Solar would most likely encompass a much greater percentage of public utilities' electricity generation, should a constitutional amendment succeed.EXPAND
Solar would most likely encompass a much greater percentage of public utilities' electricity generation, should a constitutional amendment succeed.
City of Phoenix

Secretary of State's Office: Clean Energy Initiative Has Enough Signatures for Ballot

A clean energy initiative submitted enough valid signatures to make it onto the ballot in November, according to the Arizona Secretary of State's office.

Voters will decide whether to approve a constitutional amendment mandating that Arizona utilities generate 50 percent of their electricity from renewable sources like solar and wind by 2030.

On Wednesday, Secretary of State Michele Reagan's office released the latest results of the random 5 percent sample of signatures conducted by county recorders. Out of a sample of 22,722 signatures, 16,146 were verified, or 71 percent.

The office is still waiting on validity results from Yuma County, so the clean energy initiative is not officially on the ballot. But according to Eric Spencer, Arizona's state elections director, the measure now has enough valid signatures to put it over the top.

The Clean Energy for a Healthy Arizona initiative is backed by the political action group NextGen America, founded by billionaire Trump foe Tom Steyer.

D.J. Quinlan, a spokesperson for the clean energy campaign, called the announcement a "big win for voters" and a chance to move toward more wind and solar power. He also blasted Arizona's largest utility, Arizona Public Service.

"APS has launched an unprecedented opposition campaign designed to deny voters a choice for more renewable energy like wind and solar," Quinlan said in a statement. "This includes spending over $7 million of their own customers' money."

An opposition campaign funded by the parent company of APS has waged an assault on the proposed clean energy mandate. But so far, opponents have been unable to kill the ballot measure.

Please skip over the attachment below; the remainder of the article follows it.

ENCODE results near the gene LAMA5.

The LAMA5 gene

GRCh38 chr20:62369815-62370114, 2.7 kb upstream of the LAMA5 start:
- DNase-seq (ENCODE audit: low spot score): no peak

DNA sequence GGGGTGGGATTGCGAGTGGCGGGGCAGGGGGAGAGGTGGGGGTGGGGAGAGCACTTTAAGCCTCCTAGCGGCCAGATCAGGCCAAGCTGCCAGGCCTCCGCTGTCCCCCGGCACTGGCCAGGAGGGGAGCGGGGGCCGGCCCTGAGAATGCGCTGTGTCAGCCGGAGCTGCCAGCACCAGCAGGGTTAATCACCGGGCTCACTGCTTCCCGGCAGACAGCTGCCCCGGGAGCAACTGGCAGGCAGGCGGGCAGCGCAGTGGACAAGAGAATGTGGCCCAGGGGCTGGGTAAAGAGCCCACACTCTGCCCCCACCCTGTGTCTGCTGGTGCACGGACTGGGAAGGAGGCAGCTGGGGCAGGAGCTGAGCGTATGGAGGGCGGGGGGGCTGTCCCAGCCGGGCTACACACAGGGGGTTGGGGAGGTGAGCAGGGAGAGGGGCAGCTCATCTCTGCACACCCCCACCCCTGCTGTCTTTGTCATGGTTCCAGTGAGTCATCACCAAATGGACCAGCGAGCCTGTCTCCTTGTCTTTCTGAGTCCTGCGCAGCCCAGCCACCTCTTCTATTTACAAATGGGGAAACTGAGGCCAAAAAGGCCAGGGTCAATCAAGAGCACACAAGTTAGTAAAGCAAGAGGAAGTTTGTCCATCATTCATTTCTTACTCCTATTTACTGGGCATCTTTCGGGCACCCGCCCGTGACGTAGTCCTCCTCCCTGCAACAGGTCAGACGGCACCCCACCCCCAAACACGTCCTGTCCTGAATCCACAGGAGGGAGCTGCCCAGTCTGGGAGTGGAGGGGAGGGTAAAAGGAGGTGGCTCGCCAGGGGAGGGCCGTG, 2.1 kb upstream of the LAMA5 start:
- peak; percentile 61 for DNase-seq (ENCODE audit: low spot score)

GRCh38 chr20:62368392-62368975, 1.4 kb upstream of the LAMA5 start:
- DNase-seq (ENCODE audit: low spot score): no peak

The APS-funded opposition committee, Arizonans for Affordable Electricity, has spent millions of dollars to scuttle the initiative, arguing that the mandate will raise electricity prices and force the closure of the Palo Verde nuclear plant. They've also cast Steyer as a liberal boogeyman determined to transform Arizona into California.

After the clean energy campaign submitted over 480,000 signatures in July – way more than the 225,000 required to make the ballot – the opposition campaign sued in Maricopa County Superior Court to force the Secretary of State to toss out the initiative.

Among the opposition campaign's arguments: Page after page of signatures were rife with mistakes, missing names, or were signed by people not registered to vote in Arizona; NextGen should have openly declared that it was backing the initiative; and thousands of signatures that were collected by felons in violation of Arizona law.

Less than a quarter of the initiative's signatures were valid, according to the opponents. Yet the sampling conducted by the county recorders contradicts their argument.

Most of the larger samples reviewed by county recorders were between 75 and 85 percent valid. Maricopa County's sample of 15,950 signatures was 70 percent valid.

Still, opponents will get one last shot at the initiative. The court case before Judge Daniel Kiley will go to trial on Monday.

Update, August 16: With the last results from Yuma County recorded by the Secretary of State, the clean energy measure will be on the ballot, barring an upset at trial.

Spencer shared the news on Twitter on Thursday afternoon with a copy of the certification letter signed by Reagan. 

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